Peace within reach: Reflections on the Knowledge Platform’s 4th annual conference

On Thursday 7 April, the Knowledge Platform Security & Rule of Law held their fourth annual conference, titled “Hard Contexts, Hard Choices.”

Together with the Clingendael Institute and the Statistical, Economic, and Social Research and Training Centre for Islamic Countries (SESRIC), NIMD organized a session called “Peace within reach” in which the topic was the prospect for peace in three countries currently involved in different stages of the peace process – Colombia, Burundi, and Libya. The question of the discussion and debate was: “Is peace within reach?”

The panel
An expert panel addressed the question by discussing the peace process in each country. Juan Fernando Londoño, former Deputy Minister on Human Rights and Public Relations and current Director of the Center for Analysis of Public Affairs, provided an inside perspective on the effectiveness of peace talks in ending the relation between politics and violence in Colombia. From Burundi, Fabien Nsengimana, Executive Director of the Burundi Leadership Training Programme and expert on political dialogue and negotiations, gave his views on the ongoing recovery process from years of ethnic violence in Burundi. Finally, Mustafa El Sagezli, who was one of the leaders in the opposition resistance against Muammar Gaddafi during the Arab Spring and is now General Manager of the Libyan Programme for Reintegration and Development as well as Chairman of the Board of Directors of SESRIC, commented on the current state of Libya’s fledgling peace process.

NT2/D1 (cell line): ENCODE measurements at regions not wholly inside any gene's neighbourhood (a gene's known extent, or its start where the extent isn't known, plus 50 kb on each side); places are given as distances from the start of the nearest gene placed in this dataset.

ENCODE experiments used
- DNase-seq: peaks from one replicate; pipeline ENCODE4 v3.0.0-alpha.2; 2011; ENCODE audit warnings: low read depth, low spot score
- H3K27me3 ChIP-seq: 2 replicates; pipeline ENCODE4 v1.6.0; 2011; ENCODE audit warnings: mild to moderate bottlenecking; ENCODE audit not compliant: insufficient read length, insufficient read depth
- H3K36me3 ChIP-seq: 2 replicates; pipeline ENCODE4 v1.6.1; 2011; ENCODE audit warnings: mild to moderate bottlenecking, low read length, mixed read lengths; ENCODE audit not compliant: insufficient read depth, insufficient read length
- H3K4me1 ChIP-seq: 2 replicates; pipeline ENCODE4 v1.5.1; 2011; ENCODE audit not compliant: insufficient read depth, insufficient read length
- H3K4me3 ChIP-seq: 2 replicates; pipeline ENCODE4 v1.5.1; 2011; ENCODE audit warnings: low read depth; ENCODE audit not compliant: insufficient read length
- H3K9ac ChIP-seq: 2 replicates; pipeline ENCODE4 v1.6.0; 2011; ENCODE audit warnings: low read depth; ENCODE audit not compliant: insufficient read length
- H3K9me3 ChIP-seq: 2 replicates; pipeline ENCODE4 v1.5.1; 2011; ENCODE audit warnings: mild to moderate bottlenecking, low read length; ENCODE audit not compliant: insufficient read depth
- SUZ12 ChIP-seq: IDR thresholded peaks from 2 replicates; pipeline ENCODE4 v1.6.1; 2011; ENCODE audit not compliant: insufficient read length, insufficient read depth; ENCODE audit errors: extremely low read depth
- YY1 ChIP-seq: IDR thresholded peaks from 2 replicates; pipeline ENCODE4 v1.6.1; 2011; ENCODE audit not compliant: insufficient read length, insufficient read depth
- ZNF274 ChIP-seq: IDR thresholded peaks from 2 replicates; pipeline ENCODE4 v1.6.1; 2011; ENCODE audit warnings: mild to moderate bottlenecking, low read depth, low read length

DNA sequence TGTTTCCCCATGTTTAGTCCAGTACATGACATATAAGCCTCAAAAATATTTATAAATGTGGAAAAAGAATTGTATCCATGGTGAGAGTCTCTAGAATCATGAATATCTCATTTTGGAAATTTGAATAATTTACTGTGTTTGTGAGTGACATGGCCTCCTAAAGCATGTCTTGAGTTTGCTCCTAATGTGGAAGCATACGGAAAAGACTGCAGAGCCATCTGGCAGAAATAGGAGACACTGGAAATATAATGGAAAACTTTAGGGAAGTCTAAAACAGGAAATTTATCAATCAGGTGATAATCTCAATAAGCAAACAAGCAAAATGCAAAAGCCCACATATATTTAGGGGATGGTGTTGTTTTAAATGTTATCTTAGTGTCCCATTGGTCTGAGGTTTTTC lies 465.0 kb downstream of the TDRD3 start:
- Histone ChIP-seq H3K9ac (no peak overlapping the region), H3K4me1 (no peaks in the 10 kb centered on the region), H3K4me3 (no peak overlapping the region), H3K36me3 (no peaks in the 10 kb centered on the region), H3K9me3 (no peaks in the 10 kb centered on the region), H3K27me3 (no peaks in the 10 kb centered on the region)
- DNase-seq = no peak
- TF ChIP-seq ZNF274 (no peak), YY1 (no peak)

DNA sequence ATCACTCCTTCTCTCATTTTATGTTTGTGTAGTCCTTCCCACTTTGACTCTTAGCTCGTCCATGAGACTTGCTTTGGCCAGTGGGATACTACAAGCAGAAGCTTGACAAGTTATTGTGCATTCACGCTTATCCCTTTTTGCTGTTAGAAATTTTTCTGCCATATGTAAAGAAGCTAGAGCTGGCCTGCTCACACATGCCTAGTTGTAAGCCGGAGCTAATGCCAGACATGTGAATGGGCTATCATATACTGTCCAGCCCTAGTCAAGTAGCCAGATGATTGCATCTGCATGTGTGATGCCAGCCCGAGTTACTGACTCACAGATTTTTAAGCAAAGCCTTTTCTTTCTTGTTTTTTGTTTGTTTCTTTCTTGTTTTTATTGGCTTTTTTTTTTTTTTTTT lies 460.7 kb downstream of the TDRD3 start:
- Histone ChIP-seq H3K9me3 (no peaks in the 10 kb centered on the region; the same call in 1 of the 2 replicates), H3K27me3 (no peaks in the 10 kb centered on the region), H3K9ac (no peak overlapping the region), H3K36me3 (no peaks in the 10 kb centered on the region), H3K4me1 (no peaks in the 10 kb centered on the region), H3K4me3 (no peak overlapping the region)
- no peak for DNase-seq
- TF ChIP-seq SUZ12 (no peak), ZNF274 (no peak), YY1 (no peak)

Observations and conclusions
In the debate that followed the discussion, facilitated by NIMD’s Senior Programme Manager Heleen Schrooyen, the following observations and conclusions were drawn:

  1. Despite the vast difference between the history and current situations of these countries, the inclusion of the relevant political factions proved essential for a successful implementation of a peace process in each country. Mr Londoño concluded that, “We need to stop killing each other” in order to solve other problems in the country.
  2. The successful disarmament and reintegration of former armed forces into mainstream politics formed another issue that took on a central role in all three countries. While in Colombia the integration of the Fuerzas Armadas Revolucionarias de Colombia (FARC) into the civil political system will be essential, in Burundi a failure to transform smoothly from its history as an armed movement left the ruling party underprepared to govern.
  3. In all three peace processes, the international community played a positive role in the development of peace agreements. However, all three speakers stressed the point that a peace accord in itself is not enough, as continued engagement is needed to make sure that peace becomes a reality.

Keep an eye out for more blog posts about the conference here!